The ACCC yesterday launched an unprecedented legal action against Meriton Serviced Apartments for allegedly manipulating its ratings and reviews on the Trip Advisor website.
The ACCC is arguing in the Federal Court of Australia that Meriton’s practice of selecting guests and prompting them to complete a Trip Advisor review amounts to misleading or deceptive conduct.
While it is certainly unlawful for hoteliers to submit fraudulent reviews on behalf of people who were never guests, or to offer incentives for either positive reviews or removing unfavourable reviews, this current case is testing whether it is actually dishonest to select which customers to ask for their opinion.
We foresee potential difficulties with the argument the ACCC is running because businesses have long been permitted to publish testimonials and positive reviews without having to balance such opinions by also publishing complaints. Selecting customers to ask for a review does not seem very different to the common practice of selecting only positive reviews to publish on a business’s website and screening out negative reviews. The distinction here appears to be that the requested reviews are for the Trip Advisor site and not the Hotel’s own website, so it could be said Meriton is exploiting the public perception of Trip Advisor ratings and reviews as being unbiased. But does a perceived lack of bias and independence also mean that the public believe or expect Trip Advisor reviews are unsolicited or don’t involve review targeting by the businesses being reviewed?
The Trip Advisor website and its terms and conditions of use reveals that it proactively combats fraud and maintains the integrity of the reviews it receives. Its Content Integrity Policy notes:
“Unfortunately, we have seen over our 15 years that some unscrupulous businesses will try to cheat in order to attract more customers. We define “cheating” as positively reviewing their own business (or finding others to do so on their behalf) or negatively reviewing their competitors.”
Trip Advisor clearly does not consider only encouraging reviews from guests who will provide positive reviews to be “cheating”. Trip Advisor discourages such practices by providing the following advice to businesses:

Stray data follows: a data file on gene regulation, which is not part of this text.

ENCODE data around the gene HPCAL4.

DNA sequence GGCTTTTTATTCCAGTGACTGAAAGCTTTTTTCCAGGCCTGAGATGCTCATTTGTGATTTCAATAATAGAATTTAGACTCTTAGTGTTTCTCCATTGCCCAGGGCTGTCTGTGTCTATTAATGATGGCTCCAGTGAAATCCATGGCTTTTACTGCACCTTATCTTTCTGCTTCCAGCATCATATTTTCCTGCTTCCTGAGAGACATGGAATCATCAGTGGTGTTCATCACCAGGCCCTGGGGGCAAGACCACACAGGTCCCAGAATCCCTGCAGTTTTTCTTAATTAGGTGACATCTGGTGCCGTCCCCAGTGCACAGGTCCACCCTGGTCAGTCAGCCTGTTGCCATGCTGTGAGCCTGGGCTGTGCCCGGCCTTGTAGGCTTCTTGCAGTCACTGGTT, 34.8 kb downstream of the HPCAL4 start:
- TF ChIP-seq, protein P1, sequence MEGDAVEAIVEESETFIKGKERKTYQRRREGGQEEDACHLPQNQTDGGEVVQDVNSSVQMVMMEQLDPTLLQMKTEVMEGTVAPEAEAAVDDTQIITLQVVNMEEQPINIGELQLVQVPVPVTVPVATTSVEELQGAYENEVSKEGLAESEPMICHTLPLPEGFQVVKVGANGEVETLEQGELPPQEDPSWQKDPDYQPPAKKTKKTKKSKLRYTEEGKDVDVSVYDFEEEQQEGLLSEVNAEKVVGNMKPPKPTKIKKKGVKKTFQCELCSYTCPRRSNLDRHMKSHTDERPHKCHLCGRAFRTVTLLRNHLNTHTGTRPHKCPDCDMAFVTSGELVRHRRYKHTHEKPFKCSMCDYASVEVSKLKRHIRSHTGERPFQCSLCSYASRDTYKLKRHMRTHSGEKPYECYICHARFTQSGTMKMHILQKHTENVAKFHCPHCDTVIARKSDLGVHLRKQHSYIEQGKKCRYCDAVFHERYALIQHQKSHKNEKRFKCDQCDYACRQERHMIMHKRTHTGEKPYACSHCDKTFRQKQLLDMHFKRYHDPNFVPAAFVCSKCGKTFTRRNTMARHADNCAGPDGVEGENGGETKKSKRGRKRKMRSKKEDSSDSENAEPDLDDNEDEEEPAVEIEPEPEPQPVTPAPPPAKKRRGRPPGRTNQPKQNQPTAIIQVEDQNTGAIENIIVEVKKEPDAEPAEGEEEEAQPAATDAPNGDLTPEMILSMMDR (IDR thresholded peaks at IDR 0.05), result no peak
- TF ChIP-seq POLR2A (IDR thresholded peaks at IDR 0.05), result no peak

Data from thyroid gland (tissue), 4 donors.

“avoid selectively e-mailing only the guests you believe will write positive reviews. Review Express emails should be consistently sent to all guests”
However it is not a Trip Advisor requirement that businesses send prompt emails for reviews to all guests. Nowhere does Trip Advisor hold out to the public that the reviews are unsolicited or unselected by the businesses themselves.
The ACCC is no doubt bringing this action against Meriton because the business of online reviews – especially in relation to travel destinations – is big business and consumers are clearly influenced to spend money at businesses that have received a positive rating from other consumers via review sites like Trip Advisor.
Investigation and/or criticism may have been more usefully brought against Trip Advisor itself for not requiring that the businesses it engages promise not to selectively solicit reviews. It is Trip Advisor that advertises itself as an independent and trusted source of accurate reviews for consumers while consumers are used to businesses like Meriton promoting their satisfied clients without mentioning their critics.
Interestingly the Trip Advisor website seems to have recently removed any reference to the reviews it publishes as being ‘unbiased’ – and instead the language it is currently using to promote its services has changed to focus on the reviews being ‘candid’ or ‘genuine’. However, when Trip Advisor is inputted into the Google search engine the summary that is displayed still claims the following:
“World’s Largest Travel Site. 385 million+ unbiased traveller reviews. … possible itineraries and finds you the lowest fares the most often of any online flight finder.”
“TripAdvisor takes no responsibility and assumes no liability for any Content posted, stored or uploaded by you or any third party, or for any loss or damage thereto, nor is TripAdvisor liable for any mistakes, defamation, slander, libel, omissions, falsehoods, obscenity, pornography or profanity you may encounter.”
Despite the disclaimers there is no doubt that Trip Advisor represents itself to consumers as a source of reliable information about the quality of the businesses it publishes reviews about. Where consumers are relying on those reviews money is necessarily being directed away from one business toward another.
It appears arguable that it is Trip Advisor which has engaged in misleading consumers by not clearly requiring hotels like the Meriton to promise to send prompts for reviews to ALL of its guests.
The public interest the ACCC no doubt believes it is serving by policing the accuracy of online reviews would perhaps be better served if it took aim at the large online review businesses like Trip Advisor rather than making an example of one accommodation provider.
We will wait to see whether the cost and effort of this ACCC prosecution results in any real gains for consumers as we browse online trying to avoid staying at sub-standard hotels.
This is general information only, and does not constitute specific legal advice. If you would like further information in relation to this matter or other legal matters please contact our office on Freecall 1800 609 945 or email us now.